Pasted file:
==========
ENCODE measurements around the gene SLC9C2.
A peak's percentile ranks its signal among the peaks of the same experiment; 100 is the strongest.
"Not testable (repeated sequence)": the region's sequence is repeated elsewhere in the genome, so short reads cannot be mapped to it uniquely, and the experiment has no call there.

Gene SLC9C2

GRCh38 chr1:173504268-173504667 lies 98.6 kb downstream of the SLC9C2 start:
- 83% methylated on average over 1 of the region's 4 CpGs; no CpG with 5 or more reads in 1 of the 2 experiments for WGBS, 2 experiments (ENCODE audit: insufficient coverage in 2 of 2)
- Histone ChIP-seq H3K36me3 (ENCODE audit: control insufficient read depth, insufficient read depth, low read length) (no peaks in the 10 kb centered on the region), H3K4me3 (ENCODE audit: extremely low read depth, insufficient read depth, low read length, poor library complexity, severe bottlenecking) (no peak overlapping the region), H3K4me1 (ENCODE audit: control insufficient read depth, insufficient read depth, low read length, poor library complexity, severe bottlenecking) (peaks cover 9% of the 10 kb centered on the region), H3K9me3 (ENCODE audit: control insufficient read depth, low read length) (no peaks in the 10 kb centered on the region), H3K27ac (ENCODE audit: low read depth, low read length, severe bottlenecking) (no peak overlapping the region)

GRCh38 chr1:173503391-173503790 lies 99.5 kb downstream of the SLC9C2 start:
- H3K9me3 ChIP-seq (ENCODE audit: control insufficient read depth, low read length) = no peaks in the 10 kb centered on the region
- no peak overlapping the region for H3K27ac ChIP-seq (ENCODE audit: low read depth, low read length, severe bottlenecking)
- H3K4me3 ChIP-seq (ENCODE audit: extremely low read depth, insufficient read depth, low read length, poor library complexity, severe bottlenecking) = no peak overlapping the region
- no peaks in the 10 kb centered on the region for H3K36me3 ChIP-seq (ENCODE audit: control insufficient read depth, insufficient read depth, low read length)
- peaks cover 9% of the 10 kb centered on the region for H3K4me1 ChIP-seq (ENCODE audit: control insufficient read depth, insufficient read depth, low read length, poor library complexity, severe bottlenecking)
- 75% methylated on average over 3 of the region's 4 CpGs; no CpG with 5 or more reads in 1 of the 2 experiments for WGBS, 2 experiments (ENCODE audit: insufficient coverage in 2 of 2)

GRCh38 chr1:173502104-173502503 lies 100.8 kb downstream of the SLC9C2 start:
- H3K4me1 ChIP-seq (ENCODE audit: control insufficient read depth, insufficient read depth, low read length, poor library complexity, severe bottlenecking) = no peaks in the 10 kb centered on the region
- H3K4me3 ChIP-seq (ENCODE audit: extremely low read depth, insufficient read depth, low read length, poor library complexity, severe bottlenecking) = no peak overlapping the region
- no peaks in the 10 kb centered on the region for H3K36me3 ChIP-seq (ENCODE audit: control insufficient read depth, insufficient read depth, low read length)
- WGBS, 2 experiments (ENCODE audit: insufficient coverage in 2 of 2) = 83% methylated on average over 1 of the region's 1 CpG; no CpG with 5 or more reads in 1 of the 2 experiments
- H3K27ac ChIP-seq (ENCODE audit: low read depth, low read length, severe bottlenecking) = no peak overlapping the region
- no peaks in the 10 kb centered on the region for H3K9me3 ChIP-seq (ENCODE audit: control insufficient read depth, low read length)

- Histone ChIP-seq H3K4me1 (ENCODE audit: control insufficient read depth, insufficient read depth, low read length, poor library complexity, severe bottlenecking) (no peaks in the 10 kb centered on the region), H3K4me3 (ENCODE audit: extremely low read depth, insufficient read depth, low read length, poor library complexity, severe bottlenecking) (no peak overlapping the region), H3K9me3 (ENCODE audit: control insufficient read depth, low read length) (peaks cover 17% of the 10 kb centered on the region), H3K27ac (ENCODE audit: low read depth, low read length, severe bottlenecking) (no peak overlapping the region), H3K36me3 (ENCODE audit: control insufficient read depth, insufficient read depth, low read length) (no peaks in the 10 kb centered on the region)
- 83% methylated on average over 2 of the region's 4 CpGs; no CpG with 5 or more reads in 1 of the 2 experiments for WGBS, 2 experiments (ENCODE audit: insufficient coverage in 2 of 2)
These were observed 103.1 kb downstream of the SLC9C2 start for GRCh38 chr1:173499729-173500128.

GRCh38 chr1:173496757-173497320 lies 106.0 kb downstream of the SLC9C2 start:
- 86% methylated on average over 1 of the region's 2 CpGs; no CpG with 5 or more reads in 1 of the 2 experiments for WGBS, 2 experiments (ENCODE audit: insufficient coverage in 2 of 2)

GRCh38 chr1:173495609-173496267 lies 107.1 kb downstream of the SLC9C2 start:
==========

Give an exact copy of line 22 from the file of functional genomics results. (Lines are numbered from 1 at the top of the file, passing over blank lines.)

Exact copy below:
- Histone ChIP-seq H3K4me1 (ENCODE audit: control insufficient read depth, insufficient read depth, low read length, poor library complexity, severe bottlenecking) (no peaks in the 10 kb centered on the region), H3K4me3 (ENCODE audit: extremely low read depth, insufficient read depth, low read length, poor library complexity, severe bottlenecking) (no peak overlapping the region), H3K9me3 (ENCODE audit: control insufficient read depth, low read length) (peaks cover 17% of the 10 kb centered on the region), H3K27ac (ENCODE audit: low read depth, low read length, severe bottlenecking) (no peak overlapping the region), H3K36me3 (ENCODE audit: control insufficient read depth, insufficient read depth, low read length) (no peaks in the 10 kb centered on the region)